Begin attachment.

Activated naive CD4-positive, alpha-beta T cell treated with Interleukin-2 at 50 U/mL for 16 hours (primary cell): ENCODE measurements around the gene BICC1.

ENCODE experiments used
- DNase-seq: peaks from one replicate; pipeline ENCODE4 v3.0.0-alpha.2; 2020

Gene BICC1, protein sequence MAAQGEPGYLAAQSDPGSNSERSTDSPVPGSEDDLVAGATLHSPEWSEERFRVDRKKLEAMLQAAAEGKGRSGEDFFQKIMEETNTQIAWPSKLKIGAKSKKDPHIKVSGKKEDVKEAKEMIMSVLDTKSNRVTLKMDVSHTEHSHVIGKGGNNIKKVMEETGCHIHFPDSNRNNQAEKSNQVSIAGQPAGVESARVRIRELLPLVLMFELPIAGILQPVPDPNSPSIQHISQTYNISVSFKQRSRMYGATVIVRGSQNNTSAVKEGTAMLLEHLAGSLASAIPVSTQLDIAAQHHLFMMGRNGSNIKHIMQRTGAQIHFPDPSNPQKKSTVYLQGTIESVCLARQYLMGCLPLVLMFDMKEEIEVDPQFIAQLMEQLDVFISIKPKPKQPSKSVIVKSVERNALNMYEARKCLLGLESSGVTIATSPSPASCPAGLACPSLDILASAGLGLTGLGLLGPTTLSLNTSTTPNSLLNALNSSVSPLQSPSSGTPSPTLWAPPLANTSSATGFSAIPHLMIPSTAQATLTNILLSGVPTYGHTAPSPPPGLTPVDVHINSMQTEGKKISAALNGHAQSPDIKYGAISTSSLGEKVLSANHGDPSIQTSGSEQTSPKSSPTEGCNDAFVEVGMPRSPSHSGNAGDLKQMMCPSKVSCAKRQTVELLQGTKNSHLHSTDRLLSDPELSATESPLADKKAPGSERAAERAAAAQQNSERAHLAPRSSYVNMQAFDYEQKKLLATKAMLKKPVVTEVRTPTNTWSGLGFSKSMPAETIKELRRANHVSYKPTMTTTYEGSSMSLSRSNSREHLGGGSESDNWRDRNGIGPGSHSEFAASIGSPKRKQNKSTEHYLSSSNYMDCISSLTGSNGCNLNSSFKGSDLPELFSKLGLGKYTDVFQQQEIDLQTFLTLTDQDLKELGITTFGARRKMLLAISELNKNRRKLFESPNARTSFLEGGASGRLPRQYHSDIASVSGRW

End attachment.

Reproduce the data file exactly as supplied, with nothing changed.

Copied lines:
Activated naive CD4-positive, alpha-beta T cell treated with Interleukin-2 at 50 U/mL for 16 hours (primary cell): ENCODE measurements around the gene BICC1.

ENCODE experiments used
- DNase-seq: peaks from one replicate; pipeline ENCODE4 v3.0.0-alpha.2; 2020

Gene BICC1, protein sequence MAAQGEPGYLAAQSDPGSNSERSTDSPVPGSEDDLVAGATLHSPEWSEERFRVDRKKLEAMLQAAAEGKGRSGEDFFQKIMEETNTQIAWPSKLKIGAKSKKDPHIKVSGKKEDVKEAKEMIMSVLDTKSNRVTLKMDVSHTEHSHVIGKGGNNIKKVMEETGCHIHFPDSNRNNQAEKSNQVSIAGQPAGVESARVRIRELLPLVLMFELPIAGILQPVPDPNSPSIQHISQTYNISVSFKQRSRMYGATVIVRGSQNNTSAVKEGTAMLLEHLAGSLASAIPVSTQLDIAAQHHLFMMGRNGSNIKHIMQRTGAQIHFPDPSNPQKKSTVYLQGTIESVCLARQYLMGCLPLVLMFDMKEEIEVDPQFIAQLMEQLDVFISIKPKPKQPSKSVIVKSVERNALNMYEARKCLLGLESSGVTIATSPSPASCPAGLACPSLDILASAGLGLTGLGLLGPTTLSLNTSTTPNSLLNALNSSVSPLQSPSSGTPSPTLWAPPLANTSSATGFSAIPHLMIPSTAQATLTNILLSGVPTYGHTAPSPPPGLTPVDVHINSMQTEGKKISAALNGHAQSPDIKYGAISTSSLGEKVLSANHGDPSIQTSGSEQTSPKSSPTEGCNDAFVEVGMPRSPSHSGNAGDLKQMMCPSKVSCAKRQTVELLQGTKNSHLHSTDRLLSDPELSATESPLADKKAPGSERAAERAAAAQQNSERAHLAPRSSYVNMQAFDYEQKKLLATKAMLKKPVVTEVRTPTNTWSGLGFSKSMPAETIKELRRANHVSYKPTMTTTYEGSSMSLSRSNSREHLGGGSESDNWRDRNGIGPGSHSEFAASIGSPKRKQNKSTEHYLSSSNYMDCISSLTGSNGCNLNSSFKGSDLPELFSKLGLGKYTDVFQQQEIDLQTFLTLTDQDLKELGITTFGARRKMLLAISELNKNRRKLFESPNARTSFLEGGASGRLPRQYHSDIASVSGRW